So what is the link between digital education and frogs? Why are they my digital education totem species? I was all geared up to investigate and discuss frogs in myths and legends, the permeability of frog skin and its role as a metaphor for inter-connectedness. In my random searches, I discovered there is something called a Frog Leaping Algorithm, and indeed a Shuffled and Improved Shuffled Frog Leaping Algorithm as the nerve-centre of programmed neural networks (Dash, 2018). I was planning to explore “Sharon-as-frog-avatar” building on a Gregory Ulmer paper I have had sitting waiting for just such an opportunity.

Avatar is not mimetic of one’s ego, but a probe beyond one’s ownness, as a relationship with community. Deleuze and Guattari’s rhizome is much invoked in association with the Internet. Our use of the figure follows their example of rhizome as a symbiotic relationship between two separate domains brought into mutually beneficial alliance. (Ulmer, 2011)

And then I found, as with so much in my PhD reading, that someone had got there before me. Or rather, some people – a group of primary school children were “becoming frog” and incorporating digital practices long before I was.

It was on a prac. visit that I entered the world of frogs. (Somerville, 2007)

This blog post now becomes a celebration of Somerville’s paper; one of those awesome papers that only synchronicity and random frog searching can gift you with. Her paper is exciting for two main reasons linked to my research. First, she talks about local wetlands experts working with schools in their area to extend the knowledge of the local ecology; citizen-science and public engagement at its best. Second, she brings together a whole range of theories and research I have been reading about for the past few years, from Deleuze & Guattari “becoming-animal” to Gruenewald and place-based and -responsive pedagogies. Wrap all that in the glorious global knowledge-sharing with other frog-excited students via the web in an Australian and US collaboration, add a touch of storytelling, and you’ve got a darn good paper.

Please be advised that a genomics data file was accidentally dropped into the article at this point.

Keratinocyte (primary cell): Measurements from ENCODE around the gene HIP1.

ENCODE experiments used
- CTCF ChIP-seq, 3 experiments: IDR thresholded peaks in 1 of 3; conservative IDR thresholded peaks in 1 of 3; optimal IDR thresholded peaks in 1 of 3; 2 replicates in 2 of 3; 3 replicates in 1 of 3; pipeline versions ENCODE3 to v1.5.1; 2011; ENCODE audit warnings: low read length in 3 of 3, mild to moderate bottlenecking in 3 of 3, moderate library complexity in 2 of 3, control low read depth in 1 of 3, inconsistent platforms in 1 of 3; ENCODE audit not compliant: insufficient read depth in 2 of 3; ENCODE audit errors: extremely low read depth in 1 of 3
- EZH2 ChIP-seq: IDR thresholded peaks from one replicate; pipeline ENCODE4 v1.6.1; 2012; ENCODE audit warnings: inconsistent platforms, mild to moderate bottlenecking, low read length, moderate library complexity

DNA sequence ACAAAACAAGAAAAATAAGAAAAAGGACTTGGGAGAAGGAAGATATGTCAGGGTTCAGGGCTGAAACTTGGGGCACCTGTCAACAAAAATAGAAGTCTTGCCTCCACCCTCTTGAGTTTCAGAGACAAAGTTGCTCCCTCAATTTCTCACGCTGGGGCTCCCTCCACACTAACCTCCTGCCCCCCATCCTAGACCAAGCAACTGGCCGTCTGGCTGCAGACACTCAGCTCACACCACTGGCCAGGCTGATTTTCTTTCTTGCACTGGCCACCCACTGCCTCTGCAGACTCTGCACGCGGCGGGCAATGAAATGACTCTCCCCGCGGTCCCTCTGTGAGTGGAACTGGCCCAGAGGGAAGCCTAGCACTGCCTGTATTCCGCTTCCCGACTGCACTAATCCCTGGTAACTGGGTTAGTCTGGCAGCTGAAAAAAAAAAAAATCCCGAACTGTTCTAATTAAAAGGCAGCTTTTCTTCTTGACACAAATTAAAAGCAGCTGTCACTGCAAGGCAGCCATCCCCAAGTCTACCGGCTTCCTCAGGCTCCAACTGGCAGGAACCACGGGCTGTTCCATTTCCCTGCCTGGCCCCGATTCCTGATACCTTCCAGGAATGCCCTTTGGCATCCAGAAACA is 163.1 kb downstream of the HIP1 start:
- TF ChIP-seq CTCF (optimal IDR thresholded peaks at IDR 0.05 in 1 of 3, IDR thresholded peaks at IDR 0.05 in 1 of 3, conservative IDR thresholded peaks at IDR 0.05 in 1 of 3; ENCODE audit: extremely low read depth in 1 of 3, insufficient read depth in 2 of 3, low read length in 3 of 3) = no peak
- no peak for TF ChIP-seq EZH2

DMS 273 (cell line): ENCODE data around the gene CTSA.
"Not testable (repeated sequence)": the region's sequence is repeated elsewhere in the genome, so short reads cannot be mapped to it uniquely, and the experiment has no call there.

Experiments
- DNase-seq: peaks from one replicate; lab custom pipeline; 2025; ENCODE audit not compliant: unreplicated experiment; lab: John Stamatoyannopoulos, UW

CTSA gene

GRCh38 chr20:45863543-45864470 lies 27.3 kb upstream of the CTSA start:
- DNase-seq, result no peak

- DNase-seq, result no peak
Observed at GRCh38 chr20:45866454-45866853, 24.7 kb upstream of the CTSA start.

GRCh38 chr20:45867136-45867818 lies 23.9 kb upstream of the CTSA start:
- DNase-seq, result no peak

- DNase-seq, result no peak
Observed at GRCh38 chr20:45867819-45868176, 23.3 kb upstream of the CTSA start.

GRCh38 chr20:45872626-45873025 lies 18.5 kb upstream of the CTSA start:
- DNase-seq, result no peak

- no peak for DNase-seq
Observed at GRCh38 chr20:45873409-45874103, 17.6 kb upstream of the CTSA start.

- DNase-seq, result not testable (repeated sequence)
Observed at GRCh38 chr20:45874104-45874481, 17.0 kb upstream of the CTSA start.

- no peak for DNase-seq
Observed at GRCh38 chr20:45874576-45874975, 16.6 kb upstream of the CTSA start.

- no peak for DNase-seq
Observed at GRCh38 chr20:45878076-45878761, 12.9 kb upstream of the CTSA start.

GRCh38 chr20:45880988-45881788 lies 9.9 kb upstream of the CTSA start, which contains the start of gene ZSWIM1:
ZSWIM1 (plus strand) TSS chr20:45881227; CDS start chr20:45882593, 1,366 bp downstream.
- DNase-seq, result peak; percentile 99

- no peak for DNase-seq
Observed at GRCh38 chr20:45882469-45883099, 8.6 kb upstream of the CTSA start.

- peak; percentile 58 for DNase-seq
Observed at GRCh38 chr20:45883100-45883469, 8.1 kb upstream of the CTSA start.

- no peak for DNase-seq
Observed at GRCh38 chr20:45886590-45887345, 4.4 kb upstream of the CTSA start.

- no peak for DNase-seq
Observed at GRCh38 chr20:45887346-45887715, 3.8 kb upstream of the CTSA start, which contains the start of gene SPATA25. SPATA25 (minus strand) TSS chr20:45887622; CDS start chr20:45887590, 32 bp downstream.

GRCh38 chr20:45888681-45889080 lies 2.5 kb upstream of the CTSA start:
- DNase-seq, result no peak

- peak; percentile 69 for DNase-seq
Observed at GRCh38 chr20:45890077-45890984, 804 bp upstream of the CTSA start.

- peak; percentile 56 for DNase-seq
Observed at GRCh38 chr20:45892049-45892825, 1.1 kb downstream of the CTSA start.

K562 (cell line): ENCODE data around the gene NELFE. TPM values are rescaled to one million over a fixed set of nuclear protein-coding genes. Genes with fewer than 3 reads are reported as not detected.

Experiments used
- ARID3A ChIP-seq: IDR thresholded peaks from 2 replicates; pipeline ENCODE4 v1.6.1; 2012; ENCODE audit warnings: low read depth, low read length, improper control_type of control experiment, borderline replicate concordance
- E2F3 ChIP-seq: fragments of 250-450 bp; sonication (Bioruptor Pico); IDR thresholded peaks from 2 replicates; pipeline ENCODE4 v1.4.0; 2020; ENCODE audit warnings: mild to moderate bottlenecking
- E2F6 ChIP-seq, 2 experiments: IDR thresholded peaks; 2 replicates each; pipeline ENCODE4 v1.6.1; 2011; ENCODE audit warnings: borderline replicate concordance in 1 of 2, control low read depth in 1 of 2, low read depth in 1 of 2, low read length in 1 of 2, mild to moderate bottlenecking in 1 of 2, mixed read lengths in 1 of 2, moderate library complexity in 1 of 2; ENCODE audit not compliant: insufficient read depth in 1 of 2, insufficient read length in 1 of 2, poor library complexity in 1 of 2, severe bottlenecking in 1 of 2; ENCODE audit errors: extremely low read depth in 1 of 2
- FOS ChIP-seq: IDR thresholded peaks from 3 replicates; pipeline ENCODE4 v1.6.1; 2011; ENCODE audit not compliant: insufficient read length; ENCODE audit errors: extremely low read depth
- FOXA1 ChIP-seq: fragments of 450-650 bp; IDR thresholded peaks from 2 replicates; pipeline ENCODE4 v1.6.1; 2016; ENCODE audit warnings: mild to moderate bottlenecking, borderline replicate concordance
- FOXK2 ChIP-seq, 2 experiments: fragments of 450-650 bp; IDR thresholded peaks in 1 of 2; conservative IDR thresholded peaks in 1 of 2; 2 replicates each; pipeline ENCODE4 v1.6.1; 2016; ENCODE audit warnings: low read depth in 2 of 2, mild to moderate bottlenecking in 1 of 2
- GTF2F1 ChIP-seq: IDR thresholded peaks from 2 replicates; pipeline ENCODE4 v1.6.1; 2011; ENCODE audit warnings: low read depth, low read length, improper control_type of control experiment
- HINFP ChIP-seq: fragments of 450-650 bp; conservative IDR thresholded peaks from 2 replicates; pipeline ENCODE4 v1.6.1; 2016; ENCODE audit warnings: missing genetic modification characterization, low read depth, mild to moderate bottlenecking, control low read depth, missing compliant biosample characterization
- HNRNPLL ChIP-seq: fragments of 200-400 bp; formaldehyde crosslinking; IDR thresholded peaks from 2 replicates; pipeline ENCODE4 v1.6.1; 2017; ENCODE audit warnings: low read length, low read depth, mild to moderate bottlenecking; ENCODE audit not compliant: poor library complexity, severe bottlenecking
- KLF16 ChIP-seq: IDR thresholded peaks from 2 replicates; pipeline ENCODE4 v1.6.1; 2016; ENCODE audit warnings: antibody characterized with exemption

In this thinking human bodies, as corporeal entities, then, are continuous with human and non human others but also with artefacts such as pens, paper, paints, computers, fabric, metal and machines, that they are linked with through production, and with the productions themselves. In other words, the representations we produce are conceived as part of our bodies. (Somerville, 2007)

Somerville’s comments about human continuity with “others” links with Timothy Morton’s symbiotic real, as mentioned in a previous post. This inter-connectedness is inherent in Indigenous epistemology and ontology, and Somerville touches on the complexities in engaging with Indigenous knowledge practices. This is an aspect of her research I will draw on later for a post I am currently drafting.

Back to the 2007 paper, and I followed the link from Somerville’s references to see how the online community has developed. While the link provided no longer directs to the community, it seems there is activity as of 2017 on the Project Corroboree Community page. I can’t seem to access or explore the web-journey she speaks of, but the idea stays with me, the sense of the web as a songline. Her process of “visiting” the wetlands via the web echoes my investigation into developing connection to place at a distance, where “place” is defined as a meaningful location. The sense of meaning appears to be linked, for Somerville, to the memories of being physically present, the “thousands of intimate moments” associated with the place. I wonder if it is possible to separate the two, for the digital to connect. Will I find, as Somerville suggests, that any meaningful connection to place-at-distance will only come from reference to my local place connections. I put that to one side as a direction to explore, a gap and an uncertainty.

One thing is for sure, I am invited and inspired to learn more about Somerville’s work and to more actively “become-frog”. I am off to perfect my frog dance!

I can feel in my body the extension of self-into-other required to perform frog. How does a frog move? What do its limbs do? How can your fingers be frog fingers, how does your body move to frog music? (Somerville, 2007)

Blogs posts on Mobile Campus event

James Lamb: https://www.james858499.net/blog/remixing-the-campus

Michael Gallagher: http://michaelseangallagher.org/mobile-learning-in-distributed-universities-summary-of-recent-festival-of-creative-learning-event/

References

Dash, R. (2018). Performance analysis of a higher order neural network with an improved shuffled frog leaping algorithm for currency exchange rate prediction. Applied Soft Computing67, 215-231. https://doi.org/10.1016/j.asoc.2018.02.043 #paywall

Somerville, M. (2007). Becoming-frog: a primary school place pedagogy. Australian Association for Research in Education Conference, Freemantle, 26-29 November. https://www.aare.edu.au/publications-database.php/5511/becoming-frog